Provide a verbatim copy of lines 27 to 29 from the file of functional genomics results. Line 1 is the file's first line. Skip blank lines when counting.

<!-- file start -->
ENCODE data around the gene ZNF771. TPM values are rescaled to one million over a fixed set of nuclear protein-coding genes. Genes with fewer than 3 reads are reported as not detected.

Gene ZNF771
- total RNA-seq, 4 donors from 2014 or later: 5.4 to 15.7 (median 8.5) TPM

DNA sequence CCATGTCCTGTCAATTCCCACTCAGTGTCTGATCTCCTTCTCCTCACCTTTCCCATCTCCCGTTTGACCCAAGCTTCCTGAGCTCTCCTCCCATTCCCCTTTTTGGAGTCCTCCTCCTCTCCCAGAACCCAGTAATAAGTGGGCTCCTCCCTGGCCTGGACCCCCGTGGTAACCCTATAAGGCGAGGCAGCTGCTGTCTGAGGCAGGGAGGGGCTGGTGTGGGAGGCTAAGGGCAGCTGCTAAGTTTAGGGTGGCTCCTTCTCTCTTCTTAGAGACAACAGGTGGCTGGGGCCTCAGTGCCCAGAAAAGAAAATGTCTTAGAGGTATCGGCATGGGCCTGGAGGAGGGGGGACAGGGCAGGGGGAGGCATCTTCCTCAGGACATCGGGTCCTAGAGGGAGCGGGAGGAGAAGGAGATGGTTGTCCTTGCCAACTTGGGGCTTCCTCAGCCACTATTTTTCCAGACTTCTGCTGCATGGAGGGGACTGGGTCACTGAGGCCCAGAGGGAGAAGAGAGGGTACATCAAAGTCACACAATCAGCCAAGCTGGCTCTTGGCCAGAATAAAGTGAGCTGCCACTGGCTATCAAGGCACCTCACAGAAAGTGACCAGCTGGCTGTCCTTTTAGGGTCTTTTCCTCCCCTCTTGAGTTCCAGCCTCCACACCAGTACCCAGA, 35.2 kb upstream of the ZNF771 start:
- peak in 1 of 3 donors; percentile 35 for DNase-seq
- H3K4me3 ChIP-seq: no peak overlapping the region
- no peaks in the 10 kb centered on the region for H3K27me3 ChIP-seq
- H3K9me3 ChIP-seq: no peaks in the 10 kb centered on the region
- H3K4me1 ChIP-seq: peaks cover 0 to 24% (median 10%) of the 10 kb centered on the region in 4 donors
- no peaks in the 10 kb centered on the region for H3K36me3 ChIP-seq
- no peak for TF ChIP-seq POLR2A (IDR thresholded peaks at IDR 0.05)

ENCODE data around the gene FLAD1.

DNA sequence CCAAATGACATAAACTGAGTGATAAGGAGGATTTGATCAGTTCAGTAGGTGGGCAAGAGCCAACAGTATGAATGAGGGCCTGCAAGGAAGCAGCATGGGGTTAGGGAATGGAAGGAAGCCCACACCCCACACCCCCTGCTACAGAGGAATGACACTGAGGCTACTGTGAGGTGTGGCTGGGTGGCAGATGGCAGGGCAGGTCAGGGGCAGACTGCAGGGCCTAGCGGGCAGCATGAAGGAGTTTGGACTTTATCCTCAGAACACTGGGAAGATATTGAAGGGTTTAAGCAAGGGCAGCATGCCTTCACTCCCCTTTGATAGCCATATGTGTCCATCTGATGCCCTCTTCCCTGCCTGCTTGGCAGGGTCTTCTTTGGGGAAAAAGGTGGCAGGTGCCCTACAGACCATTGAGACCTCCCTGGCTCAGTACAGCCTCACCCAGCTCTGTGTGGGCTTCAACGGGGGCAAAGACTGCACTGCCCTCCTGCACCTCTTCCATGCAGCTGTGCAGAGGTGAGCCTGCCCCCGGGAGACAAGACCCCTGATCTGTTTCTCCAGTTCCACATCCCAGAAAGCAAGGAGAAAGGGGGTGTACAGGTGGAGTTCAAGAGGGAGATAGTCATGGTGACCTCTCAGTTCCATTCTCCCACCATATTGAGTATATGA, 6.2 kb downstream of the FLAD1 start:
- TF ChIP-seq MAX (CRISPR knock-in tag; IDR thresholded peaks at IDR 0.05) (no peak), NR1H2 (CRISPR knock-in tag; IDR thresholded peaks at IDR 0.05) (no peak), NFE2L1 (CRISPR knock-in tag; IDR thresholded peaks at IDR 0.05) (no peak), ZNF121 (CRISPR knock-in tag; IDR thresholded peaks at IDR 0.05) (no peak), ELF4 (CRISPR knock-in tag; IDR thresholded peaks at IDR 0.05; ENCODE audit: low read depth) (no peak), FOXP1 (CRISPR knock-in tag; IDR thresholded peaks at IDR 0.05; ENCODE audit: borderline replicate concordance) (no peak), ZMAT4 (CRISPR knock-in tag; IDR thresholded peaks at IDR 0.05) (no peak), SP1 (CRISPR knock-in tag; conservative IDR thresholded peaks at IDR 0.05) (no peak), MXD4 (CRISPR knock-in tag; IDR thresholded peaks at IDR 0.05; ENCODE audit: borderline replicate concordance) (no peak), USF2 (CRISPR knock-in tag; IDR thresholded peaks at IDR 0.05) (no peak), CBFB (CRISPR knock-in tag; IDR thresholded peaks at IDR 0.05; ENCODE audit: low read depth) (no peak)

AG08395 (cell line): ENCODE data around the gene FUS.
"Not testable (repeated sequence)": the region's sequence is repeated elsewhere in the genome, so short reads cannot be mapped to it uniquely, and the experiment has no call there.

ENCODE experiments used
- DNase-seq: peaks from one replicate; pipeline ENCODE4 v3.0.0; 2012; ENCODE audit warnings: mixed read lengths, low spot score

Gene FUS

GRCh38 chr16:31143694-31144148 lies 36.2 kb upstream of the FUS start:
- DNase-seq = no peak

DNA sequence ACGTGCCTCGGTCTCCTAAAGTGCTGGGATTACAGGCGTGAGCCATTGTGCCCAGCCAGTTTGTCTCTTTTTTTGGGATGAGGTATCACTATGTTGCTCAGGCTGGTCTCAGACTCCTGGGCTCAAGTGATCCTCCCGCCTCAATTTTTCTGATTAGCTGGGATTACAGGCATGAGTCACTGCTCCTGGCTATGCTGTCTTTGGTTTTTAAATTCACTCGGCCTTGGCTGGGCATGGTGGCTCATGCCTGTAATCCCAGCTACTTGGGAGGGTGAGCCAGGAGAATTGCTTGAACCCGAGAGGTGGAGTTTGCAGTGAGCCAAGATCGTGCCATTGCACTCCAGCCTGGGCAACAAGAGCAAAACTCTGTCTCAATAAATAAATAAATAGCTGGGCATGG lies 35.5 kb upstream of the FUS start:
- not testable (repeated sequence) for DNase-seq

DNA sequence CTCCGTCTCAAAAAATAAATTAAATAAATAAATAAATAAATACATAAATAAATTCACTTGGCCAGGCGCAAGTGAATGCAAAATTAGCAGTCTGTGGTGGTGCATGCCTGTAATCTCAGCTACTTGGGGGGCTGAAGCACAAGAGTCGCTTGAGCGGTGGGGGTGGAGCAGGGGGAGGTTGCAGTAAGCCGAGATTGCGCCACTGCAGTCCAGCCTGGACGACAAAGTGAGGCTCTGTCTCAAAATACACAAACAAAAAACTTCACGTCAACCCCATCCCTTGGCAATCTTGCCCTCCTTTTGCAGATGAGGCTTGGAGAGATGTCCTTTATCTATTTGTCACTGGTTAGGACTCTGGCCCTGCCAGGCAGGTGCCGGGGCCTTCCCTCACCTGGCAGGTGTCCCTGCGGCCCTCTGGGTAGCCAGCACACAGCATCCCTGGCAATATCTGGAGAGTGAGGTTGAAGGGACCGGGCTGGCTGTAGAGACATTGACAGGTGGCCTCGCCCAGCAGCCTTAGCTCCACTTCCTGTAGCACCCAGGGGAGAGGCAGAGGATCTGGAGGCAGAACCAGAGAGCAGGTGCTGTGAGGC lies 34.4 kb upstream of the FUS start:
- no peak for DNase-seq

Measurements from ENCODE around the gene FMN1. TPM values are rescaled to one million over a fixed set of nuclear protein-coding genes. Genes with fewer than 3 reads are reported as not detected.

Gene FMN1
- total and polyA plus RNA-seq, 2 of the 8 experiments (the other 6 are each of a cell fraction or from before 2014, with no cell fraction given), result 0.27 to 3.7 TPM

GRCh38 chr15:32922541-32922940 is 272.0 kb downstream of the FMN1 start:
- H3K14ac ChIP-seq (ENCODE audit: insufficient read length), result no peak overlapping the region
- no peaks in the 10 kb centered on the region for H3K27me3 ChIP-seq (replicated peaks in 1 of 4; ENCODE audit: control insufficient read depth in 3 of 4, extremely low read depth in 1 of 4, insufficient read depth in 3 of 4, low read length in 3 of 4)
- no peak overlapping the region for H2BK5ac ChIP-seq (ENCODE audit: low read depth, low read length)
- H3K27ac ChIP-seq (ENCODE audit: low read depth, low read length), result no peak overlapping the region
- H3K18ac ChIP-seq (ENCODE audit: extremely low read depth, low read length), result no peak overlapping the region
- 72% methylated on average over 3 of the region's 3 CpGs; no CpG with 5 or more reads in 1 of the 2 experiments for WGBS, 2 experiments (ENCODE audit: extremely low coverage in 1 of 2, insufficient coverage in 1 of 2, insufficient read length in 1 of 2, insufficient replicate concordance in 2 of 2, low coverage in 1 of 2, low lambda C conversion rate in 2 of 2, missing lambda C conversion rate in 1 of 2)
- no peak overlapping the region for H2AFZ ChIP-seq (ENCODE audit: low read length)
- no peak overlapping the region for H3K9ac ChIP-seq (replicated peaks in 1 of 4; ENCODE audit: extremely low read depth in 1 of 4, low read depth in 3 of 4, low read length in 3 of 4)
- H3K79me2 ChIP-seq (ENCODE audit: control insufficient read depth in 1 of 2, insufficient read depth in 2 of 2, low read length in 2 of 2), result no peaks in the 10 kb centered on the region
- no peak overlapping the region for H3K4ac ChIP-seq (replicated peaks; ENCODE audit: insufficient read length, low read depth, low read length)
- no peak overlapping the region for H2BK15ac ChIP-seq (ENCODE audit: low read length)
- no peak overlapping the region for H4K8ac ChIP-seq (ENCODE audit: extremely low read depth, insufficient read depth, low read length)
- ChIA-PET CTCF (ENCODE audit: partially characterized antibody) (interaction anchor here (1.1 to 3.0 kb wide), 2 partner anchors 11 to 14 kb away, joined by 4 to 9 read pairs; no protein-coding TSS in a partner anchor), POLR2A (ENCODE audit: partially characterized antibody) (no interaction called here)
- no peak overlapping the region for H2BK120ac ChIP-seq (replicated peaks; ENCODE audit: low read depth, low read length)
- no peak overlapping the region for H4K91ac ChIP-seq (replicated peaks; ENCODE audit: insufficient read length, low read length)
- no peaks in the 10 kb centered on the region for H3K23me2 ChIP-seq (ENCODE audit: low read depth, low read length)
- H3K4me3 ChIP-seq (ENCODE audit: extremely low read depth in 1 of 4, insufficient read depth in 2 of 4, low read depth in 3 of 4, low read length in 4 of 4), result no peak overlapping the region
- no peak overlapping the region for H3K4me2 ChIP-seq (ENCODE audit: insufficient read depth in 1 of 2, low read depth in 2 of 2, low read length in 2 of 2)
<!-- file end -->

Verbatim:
Gene FMN1
- total and polyA plus RNA-seq, 2 of the 8 experiments (the other 6 are each of a cell fraction or from before 2014, with no cell fraction given), result 0.27 to 3.7 TPM

GRCh38 chr15:32922541-32922940 is 272.0 kb downstream of the FMN1 start: